Apple's Touch ID moves the goalposts for mobile security
Touch ID also pairs well with an existing one of the new features of both iOS 7 and OS X Mavericks: iCloud Keychains. Keychains in OS X are secure content repositories. They're mostly used for securely storing user passwords, but they can also store encryption keys, digital security certificates, and secure notes. Each Mac has multiple keychains -- one for each user that is accessed at login (users can actually create multiple keychains if they wish), as well as system-level keychains that store secure information required regardless of which user is logged in or even when no user is logged in. For example, system-level keychains can store passwords for known wireless networks, which may need to be accessed for a user to login if a Mac isn't connected to a wired network, and root certificate authorities that allow a Mac to verify and trust external network sources for certificates like the ones used to secure ecommerce or online banking transactions.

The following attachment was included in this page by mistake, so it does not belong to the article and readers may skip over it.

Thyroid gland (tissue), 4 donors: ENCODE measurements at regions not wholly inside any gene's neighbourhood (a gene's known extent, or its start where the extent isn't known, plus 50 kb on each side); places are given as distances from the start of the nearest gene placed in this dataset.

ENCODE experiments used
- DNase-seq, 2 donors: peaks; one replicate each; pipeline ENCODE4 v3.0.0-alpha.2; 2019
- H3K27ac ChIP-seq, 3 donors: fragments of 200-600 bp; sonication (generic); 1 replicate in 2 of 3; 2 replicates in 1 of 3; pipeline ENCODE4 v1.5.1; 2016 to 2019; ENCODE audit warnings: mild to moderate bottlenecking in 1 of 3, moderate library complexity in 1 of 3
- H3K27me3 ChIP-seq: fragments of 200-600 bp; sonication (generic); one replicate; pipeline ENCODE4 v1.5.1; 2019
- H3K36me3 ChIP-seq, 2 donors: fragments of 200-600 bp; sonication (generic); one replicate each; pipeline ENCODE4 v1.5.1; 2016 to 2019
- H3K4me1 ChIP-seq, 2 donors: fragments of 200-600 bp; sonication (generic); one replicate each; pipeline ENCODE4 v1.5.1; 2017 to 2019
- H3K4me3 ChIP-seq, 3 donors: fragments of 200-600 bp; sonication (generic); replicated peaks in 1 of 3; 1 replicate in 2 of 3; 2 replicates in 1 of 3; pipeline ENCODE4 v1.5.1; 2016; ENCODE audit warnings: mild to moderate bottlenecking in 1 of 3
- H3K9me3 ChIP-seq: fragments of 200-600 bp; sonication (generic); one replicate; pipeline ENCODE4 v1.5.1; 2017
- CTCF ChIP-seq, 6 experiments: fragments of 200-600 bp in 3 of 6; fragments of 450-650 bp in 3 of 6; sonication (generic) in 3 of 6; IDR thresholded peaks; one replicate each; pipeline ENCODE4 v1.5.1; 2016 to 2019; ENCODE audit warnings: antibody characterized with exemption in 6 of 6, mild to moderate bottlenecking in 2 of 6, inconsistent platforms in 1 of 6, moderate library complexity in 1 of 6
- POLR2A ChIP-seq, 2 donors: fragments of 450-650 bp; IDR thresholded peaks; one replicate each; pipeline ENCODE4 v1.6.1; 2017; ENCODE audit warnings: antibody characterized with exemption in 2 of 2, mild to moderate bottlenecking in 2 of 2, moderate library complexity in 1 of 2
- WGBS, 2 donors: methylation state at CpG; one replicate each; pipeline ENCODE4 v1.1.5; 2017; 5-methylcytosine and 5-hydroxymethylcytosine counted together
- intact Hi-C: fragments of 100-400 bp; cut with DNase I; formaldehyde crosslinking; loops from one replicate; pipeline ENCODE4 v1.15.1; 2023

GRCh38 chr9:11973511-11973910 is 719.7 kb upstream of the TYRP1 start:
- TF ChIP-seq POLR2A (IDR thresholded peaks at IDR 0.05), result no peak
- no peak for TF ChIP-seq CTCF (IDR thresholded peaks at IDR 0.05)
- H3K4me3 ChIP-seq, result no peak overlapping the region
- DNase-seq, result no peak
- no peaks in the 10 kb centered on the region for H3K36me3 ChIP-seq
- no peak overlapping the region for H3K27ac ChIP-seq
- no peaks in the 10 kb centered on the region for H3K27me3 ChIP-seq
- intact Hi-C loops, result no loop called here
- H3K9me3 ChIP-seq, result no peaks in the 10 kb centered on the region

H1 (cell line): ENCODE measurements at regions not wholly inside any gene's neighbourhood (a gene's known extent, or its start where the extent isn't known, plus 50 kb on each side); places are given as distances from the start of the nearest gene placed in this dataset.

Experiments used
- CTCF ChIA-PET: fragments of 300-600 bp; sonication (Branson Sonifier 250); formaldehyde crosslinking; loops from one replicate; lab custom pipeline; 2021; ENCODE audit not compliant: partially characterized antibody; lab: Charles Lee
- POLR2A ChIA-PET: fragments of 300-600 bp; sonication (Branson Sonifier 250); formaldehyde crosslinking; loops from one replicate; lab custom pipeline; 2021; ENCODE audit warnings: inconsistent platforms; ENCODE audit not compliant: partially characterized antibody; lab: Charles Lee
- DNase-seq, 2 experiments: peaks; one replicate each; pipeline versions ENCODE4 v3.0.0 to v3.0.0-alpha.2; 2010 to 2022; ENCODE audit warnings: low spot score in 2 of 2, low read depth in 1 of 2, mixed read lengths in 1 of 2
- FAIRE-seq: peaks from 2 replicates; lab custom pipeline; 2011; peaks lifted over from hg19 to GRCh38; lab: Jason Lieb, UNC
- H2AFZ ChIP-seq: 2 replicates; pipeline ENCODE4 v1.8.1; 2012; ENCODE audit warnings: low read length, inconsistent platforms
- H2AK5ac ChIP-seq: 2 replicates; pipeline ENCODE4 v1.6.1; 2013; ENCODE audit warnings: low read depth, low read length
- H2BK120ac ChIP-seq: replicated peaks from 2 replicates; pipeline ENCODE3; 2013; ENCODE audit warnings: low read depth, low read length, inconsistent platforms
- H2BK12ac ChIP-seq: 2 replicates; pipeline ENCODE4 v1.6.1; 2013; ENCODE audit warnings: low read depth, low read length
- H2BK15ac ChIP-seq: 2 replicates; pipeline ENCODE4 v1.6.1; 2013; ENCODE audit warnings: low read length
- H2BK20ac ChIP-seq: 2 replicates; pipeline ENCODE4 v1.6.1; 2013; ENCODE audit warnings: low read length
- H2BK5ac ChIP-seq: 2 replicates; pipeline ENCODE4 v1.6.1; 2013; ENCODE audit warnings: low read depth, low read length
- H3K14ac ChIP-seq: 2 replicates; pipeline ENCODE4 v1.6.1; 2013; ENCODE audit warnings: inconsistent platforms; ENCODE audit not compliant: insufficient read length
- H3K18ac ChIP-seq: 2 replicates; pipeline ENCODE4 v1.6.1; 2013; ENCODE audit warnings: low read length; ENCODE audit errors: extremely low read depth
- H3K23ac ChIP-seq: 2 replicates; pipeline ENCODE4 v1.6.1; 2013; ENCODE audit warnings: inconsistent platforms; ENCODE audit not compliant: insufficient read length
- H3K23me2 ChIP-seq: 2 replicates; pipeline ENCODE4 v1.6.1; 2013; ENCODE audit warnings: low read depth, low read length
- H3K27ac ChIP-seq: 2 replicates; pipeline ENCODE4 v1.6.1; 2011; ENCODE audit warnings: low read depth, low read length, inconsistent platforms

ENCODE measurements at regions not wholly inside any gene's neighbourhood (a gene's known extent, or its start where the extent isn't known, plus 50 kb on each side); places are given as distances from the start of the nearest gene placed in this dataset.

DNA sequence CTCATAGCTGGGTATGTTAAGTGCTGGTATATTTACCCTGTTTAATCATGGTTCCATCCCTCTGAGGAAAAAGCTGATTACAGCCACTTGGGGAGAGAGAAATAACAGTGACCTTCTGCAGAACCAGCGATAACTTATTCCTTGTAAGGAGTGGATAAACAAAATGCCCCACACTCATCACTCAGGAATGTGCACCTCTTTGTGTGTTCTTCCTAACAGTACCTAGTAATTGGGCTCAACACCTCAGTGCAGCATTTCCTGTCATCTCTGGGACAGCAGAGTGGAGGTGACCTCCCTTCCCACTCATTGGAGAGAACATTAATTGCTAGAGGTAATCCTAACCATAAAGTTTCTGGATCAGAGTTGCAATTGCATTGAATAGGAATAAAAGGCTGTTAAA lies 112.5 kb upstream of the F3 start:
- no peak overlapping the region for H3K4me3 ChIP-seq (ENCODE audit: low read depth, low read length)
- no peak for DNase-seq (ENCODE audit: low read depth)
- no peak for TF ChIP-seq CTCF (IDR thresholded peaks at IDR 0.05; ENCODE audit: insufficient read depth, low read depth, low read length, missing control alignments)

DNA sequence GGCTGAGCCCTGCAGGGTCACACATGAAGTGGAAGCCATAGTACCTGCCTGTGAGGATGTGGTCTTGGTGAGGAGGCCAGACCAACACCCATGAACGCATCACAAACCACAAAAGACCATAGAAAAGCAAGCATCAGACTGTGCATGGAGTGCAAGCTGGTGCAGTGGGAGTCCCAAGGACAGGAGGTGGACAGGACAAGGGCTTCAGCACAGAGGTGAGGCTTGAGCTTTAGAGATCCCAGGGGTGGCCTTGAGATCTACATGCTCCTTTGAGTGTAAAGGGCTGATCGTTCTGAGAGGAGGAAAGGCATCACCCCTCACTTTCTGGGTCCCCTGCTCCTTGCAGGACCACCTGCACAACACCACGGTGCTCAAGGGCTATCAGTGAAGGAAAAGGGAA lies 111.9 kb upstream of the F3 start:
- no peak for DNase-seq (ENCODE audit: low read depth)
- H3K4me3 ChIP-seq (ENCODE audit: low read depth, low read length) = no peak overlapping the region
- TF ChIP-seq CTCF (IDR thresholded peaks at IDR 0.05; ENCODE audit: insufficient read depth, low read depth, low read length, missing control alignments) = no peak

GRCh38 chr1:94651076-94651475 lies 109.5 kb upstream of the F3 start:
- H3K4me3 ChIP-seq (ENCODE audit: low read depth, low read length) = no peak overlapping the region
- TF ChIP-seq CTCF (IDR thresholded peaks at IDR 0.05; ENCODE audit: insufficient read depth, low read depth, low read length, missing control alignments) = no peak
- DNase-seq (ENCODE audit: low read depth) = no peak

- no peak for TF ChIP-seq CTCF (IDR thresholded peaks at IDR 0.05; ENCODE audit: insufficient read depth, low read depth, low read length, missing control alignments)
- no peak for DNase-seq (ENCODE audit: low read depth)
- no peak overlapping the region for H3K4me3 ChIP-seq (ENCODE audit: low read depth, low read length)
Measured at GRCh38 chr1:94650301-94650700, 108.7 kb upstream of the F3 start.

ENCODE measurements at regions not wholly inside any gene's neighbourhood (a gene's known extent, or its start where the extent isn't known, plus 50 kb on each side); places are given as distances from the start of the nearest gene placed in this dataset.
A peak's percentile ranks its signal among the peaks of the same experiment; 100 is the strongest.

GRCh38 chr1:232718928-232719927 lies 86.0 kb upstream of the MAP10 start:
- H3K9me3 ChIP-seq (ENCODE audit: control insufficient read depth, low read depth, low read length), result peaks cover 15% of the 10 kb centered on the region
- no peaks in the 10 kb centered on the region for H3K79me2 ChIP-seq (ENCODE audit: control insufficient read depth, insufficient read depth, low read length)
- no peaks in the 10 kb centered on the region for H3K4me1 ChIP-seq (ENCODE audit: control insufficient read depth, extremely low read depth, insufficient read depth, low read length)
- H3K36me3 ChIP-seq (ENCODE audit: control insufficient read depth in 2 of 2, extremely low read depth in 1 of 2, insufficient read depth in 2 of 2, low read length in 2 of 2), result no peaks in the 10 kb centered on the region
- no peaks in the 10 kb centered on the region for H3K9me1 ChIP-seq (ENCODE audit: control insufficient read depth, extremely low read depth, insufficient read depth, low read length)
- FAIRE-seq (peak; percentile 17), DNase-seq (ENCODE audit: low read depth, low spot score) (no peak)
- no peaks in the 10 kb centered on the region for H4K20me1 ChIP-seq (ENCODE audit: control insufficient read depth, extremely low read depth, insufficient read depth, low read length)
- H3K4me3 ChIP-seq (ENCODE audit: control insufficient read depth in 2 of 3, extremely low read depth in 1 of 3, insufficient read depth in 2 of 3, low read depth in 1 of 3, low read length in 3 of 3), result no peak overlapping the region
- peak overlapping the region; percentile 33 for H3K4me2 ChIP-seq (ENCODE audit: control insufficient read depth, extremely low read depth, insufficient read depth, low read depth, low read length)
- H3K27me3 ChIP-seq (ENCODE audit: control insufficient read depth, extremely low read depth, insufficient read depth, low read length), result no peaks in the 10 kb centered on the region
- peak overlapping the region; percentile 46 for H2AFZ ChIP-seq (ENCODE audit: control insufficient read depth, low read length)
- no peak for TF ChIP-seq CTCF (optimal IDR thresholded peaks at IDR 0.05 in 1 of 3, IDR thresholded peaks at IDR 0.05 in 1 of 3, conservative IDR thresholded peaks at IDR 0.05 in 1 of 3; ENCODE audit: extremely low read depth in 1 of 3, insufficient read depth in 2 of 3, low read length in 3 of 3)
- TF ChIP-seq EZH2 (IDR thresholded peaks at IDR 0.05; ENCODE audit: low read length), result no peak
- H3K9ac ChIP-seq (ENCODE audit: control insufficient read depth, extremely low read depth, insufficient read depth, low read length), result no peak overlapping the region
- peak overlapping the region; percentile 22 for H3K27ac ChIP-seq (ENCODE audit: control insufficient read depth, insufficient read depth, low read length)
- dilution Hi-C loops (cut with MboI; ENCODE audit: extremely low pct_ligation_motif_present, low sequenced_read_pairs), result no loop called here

iCloud Keychains allow a user's keychain(s) to sync across multiple devices and Macs and provide a consistent password locker and certificate management solution. They will also be able to store secure data commonly used in ecommerce like a user's credit card number and related information.
Ultimately, the launch of Touch ID in iOS moves the goalposts when it comes to mobile security, particularly when combined with some of the other security and enterprise features Apple has already announced for iOS 7.
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